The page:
How would you change "British married teacher" to make it idiomatic English?

    Can I say, British teacher only? I don't know how to say it in an idiomatic English.
    I am working now on what you have corrected. I will answer all your "what do you think" and your other questions when I will finish.
    You are doing a very nice work to me, and I don't want to watse it. I wonder how can you find a time to do this wonderful job.

  7. #27
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    Default Re: Here is the story you asked about, RonBee.

    Quote Originally Posted by Latoof
    How would you change "British married teacher" to make it idiomatic English?

    Can I say, British teacher only? I don't know how to say it in an idiomatic English.
    I am working now on what you have corrected. I will answer all your "what do you think" and your other questions when I will finish.
    You are doing a very nice work to me, and I don't want to watse it. I wonder how can you find a time to do this wonderful job.
    To help out, while Ron's away... :)

    It depends on the importance you want to place on married and British. For example, if being married is more important to the context than is being British, then I'd use this structure,

    1. He is a married teacher, and he's British.

    If, however, being British is more important to the context, then I'd use,

    2. He is a British teacher, and he's married.

    You could also give both adjectives equal weight of importance, like this,

    3a. He is a married, British teacher.
    (Don't forget the comma ",". It means, "and".)

    3b. He is a British, married teacher. (ungrammatical)
    ==> The problem with 3b. is the order of the adjectives. There's a "Holy Order", or at least that's what it's being called these days. 8)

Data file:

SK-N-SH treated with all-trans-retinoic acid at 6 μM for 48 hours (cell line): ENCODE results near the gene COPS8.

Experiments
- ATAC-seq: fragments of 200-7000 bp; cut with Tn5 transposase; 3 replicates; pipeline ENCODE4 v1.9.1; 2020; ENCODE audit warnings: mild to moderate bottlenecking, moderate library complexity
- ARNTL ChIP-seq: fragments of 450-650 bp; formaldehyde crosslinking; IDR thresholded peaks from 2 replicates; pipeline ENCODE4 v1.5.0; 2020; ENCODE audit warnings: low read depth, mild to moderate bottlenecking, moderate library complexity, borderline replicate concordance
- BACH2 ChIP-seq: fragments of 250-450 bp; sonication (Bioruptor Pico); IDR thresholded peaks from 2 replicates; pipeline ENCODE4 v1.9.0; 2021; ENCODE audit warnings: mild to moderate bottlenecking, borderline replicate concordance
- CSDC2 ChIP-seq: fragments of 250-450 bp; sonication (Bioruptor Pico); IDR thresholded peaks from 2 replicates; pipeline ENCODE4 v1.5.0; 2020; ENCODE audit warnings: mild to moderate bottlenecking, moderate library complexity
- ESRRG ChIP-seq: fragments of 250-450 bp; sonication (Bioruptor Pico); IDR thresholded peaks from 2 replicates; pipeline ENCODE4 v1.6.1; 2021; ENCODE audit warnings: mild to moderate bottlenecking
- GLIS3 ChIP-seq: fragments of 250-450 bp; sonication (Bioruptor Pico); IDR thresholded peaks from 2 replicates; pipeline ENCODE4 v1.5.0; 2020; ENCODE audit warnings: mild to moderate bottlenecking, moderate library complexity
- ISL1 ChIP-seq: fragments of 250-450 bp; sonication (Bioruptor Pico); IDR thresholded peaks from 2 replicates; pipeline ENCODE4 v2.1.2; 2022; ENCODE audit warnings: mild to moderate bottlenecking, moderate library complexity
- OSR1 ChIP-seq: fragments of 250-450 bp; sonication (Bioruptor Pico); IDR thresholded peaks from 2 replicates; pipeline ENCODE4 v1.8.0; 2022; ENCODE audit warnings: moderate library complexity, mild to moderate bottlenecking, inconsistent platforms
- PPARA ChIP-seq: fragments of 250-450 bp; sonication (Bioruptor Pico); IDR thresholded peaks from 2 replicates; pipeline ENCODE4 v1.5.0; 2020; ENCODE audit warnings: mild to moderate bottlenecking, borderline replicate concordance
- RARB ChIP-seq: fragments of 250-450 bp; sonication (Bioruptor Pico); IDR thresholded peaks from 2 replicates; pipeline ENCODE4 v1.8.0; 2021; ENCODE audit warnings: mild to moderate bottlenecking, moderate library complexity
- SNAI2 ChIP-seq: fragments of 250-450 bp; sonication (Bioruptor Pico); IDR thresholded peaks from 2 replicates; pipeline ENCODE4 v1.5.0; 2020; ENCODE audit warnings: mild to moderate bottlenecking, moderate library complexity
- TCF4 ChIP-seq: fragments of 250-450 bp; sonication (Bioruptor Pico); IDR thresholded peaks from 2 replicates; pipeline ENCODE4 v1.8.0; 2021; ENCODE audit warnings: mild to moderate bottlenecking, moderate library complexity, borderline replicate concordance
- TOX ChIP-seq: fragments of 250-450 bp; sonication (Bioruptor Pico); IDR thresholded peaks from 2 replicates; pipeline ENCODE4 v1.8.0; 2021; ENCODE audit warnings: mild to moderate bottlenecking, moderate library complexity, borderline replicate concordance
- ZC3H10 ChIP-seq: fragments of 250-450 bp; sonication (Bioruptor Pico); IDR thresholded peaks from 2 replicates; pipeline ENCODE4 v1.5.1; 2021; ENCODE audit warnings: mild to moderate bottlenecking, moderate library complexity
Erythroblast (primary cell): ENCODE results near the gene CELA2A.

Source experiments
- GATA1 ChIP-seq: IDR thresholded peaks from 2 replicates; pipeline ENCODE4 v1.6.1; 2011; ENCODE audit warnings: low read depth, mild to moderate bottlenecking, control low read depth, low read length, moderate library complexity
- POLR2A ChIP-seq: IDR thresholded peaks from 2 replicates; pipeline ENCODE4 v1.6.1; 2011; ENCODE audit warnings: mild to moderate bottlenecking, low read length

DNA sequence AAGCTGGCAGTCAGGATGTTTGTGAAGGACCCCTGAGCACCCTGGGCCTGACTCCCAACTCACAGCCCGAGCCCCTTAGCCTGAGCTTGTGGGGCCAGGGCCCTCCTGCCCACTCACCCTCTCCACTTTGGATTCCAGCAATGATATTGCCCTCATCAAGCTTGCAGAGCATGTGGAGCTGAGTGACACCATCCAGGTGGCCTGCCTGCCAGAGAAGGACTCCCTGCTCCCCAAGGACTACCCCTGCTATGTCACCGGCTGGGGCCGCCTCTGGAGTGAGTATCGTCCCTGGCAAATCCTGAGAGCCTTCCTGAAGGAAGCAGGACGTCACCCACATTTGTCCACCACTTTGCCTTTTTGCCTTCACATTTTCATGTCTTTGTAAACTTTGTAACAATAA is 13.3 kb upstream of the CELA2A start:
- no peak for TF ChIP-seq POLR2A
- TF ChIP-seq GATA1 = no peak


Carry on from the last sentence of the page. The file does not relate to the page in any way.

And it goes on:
OTHERS
    4. He's married and he's British.
    5. He's British and he's married.

    :D

  8. #28
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    Default Re: Here is the story you asked about, RonBee.

    Quote Originally Posted by Latoof
    How would you change "British married teacher" to make it idiomatic English?

    Can I say, British teacher only? I don't know how to say it in an idiomatic English.
    I am working now on what you have corrected. I will answer all your "what do you think" and your other questions when I will finish.
    You are doing a very nice work to me, and I don't want to watse it. I wonder how can you find a time to do this wonderful job.
    To help out, while Ron's away... :)

    It depends on the importance you want to place on married and British. For example, if being married is more important to the context than is being British, then I'd use this structure,

    1. He is a married teacher, and he's British.

    If, however, being British is more important to the context, then I'd use,

    2. He is a British teacher, and he's married.

    You could also give both adjectives equal weight of importance, like this,

    3a. He is a married, British teacher.
    (Don't forget the comma ",". It means, "and".)

    3b. He is a British, married teacher. (ungrammatical)
    ==> The problem with 3b. is the order of the adjectives. There's a "Holy Order", or at least that's what it's being called these days. 8)

    OTHERS
    4. He's married and he's British.
    5. He's British and he's married.

    :D

  9. #29
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    Default Re: Here is the story you asked about, RonBee.

    Thank you,
    I think I will use this one:

    3a. He is a married, British teacher.
    I want to focus on the idea of being married. :wink:

  10. #30
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    Default Re: Here is the story you asked about, RonBee.

    Thank you,
    I think I will use this one:

    3a. He is a married, British teacher.
    I want to focus on the idea of being married. :wink: